In 1954 a new office building was built at 2084 Mountain Blvd. Montclair Realty offices were on the ground floor. It was the only office building that had its own off-street parking. The offices featured gold walls with charcoal woodwork with built in desks and partitions. In 2019 a brand new building replaces the old and outdated Montclair Realty Office Building.
February 19, 1972 – Little Sister, Gunn, and Thunderclap
March 04, 1972 – Little John featuring John Hart
April 08, 1972 – Loading Zone –
September 30, 1972 – Anglo Saxon – with John Hart formerly of Little John
November ?? 1972 – Gold
*Green Death did the light show
From the Forgotten Montclair Group – Their light shows were essentially two shallow glass bowls, placed on an overhead projector. The bottom bowl held oil and food coloring and the top bowl fitted inside it, allowing them to squish the colors around in kaleidoscopic patterns. They set up their equipment and chairs on top of a table in the back of the room where the band played. Despite the low-tech process, their light shows were very cool and added a lot to the atmosphere of the rock concerts.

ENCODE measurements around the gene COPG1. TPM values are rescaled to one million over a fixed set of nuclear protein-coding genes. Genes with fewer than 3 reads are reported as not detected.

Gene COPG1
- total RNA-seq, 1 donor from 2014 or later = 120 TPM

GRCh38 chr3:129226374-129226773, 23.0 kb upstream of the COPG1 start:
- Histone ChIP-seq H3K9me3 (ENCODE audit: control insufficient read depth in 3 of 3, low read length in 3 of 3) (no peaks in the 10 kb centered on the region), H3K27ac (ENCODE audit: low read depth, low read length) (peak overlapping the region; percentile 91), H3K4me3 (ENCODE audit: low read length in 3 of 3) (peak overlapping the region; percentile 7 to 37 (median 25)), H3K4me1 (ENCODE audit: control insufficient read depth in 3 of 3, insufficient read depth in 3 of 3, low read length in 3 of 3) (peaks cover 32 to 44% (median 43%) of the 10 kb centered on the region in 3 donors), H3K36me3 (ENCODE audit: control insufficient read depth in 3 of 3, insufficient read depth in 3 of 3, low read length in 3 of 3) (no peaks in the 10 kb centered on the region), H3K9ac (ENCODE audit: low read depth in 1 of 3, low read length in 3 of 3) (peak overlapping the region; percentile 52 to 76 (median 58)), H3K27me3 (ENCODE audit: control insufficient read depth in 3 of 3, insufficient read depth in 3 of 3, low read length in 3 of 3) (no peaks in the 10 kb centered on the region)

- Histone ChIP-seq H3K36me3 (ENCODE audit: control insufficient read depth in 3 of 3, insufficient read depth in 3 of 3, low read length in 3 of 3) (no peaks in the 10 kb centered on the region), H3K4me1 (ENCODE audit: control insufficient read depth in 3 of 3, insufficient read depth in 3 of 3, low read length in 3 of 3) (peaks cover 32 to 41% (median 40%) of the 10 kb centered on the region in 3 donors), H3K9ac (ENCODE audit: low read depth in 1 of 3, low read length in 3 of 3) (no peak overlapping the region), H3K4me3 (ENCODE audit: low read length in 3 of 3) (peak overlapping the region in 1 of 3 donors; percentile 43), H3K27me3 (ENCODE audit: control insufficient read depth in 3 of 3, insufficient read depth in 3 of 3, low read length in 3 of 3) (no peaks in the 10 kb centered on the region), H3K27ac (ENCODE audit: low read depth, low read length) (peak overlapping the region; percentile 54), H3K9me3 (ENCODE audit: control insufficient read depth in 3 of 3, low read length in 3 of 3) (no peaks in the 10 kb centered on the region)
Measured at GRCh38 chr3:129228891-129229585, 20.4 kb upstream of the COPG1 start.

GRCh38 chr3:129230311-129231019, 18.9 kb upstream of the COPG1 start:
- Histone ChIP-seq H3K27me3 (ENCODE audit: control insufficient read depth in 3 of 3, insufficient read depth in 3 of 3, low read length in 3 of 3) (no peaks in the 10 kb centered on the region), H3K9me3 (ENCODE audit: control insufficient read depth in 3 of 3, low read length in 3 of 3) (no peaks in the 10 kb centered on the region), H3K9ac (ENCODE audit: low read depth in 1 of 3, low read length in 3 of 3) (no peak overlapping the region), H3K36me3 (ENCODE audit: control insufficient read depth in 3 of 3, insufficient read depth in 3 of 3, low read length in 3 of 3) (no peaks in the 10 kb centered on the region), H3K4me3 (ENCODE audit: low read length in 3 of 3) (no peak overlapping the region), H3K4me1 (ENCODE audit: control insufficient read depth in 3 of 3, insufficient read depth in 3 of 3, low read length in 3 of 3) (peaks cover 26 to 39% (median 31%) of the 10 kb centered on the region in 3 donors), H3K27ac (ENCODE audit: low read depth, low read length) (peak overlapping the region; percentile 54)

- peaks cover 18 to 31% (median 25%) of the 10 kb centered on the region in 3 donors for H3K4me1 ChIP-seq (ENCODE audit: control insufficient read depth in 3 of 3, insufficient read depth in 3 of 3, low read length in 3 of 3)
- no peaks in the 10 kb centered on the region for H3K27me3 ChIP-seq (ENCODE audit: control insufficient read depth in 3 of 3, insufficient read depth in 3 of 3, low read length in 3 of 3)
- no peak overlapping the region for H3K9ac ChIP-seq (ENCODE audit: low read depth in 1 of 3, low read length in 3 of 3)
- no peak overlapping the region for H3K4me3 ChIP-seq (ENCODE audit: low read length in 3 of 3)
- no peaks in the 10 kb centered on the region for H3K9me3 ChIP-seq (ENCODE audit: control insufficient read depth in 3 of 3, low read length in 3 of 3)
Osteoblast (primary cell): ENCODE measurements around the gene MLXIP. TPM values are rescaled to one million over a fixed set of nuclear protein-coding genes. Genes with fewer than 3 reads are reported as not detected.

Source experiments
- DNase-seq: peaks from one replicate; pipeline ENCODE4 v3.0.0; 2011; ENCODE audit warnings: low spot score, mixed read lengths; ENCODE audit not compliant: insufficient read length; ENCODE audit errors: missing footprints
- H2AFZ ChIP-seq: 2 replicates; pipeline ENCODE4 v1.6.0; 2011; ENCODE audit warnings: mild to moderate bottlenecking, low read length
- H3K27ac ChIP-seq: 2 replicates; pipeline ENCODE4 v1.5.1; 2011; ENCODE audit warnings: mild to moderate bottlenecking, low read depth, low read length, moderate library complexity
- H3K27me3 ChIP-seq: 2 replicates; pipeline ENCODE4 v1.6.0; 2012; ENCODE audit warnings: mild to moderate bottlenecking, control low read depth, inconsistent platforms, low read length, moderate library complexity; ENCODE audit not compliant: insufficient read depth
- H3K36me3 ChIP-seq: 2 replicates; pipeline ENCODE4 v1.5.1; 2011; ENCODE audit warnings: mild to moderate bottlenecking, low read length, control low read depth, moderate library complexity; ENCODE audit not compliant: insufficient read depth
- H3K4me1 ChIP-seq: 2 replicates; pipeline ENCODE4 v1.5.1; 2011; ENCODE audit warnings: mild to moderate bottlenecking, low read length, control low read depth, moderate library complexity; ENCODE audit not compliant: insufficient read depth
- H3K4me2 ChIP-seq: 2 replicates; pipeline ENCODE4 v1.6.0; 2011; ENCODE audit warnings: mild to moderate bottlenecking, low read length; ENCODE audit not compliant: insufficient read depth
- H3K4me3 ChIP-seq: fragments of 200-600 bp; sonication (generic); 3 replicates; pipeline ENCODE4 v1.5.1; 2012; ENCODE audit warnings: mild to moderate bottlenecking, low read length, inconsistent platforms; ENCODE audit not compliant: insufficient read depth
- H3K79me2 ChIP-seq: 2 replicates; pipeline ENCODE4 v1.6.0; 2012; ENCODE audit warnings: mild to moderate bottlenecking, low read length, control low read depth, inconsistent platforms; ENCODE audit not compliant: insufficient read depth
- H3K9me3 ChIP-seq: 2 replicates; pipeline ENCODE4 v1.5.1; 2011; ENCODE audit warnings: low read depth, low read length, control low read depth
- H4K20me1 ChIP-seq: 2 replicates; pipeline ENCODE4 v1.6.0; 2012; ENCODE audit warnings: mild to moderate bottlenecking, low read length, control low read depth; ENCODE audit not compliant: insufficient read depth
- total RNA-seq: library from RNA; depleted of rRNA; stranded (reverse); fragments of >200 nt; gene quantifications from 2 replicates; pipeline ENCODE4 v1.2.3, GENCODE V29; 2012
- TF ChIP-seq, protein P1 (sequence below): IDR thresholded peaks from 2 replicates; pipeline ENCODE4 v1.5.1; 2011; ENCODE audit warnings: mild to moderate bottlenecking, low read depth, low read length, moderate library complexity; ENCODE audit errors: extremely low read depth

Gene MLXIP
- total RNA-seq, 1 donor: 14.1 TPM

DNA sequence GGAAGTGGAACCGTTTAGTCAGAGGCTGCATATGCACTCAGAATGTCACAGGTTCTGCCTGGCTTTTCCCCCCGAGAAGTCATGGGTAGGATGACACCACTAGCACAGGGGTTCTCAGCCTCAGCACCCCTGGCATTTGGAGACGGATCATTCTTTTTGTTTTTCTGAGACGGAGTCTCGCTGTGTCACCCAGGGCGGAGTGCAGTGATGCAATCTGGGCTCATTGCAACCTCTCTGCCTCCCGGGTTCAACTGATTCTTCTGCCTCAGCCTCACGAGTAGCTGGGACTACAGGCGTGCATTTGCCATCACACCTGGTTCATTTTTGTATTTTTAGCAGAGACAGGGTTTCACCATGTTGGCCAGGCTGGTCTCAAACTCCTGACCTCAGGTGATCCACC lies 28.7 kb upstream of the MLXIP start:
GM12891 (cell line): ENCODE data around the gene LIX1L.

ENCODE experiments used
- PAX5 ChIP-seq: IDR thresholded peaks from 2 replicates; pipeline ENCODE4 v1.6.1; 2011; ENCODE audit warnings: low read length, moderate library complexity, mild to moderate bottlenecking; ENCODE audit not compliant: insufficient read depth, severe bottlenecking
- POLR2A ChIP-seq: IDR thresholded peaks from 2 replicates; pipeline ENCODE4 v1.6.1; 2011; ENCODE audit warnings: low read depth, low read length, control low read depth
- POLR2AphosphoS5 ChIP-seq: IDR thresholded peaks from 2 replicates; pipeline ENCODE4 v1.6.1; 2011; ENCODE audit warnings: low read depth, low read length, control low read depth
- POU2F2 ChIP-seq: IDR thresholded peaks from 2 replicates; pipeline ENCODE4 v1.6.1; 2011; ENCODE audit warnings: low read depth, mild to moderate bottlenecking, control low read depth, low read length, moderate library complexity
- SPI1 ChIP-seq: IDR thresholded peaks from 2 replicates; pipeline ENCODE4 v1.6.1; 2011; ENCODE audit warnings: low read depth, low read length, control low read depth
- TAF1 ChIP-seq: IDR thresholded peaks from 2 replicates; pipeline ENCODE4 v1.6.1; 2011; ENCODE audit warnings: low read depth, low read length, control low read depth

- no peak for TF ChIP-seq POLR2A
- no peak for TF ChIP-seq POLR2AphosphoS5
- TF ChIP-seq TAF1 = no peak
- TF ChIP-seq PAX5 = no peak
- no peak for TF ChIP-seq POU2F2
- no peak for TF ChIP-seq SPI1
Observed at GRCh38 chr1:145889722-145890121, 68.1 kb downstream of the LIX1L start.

A brush and timber fire that destroyed at least four Oakland hill area homes and menaced at least 50 more burned in the area of Pine Needle Road and Upper Broadway Terraceand came close to the buildings of the new Broadway Low-Level tunnel (Caldicott Tunnel). This was on September 25, 1937.
The photo below was taken at the hight of the blaze but before the fire jumped Tunnel Road.
Scores of families fled their homes in fear; others who sought to save the belongings were ordered out by fireman.
The fire started close to the home of Police inspector Jesse Jackson at 6019 Pinewood Road at around 3 pm September 25, 1937. During the first six hours, the fire had burned across the western edge of the Pinehaven district up Broadway Terrace to a point just below Skyline Blvd. and back down another canyon to the west.
The fire chief estimated the fire burned over 9 square miles of rolling hill county.
Hose lines Burned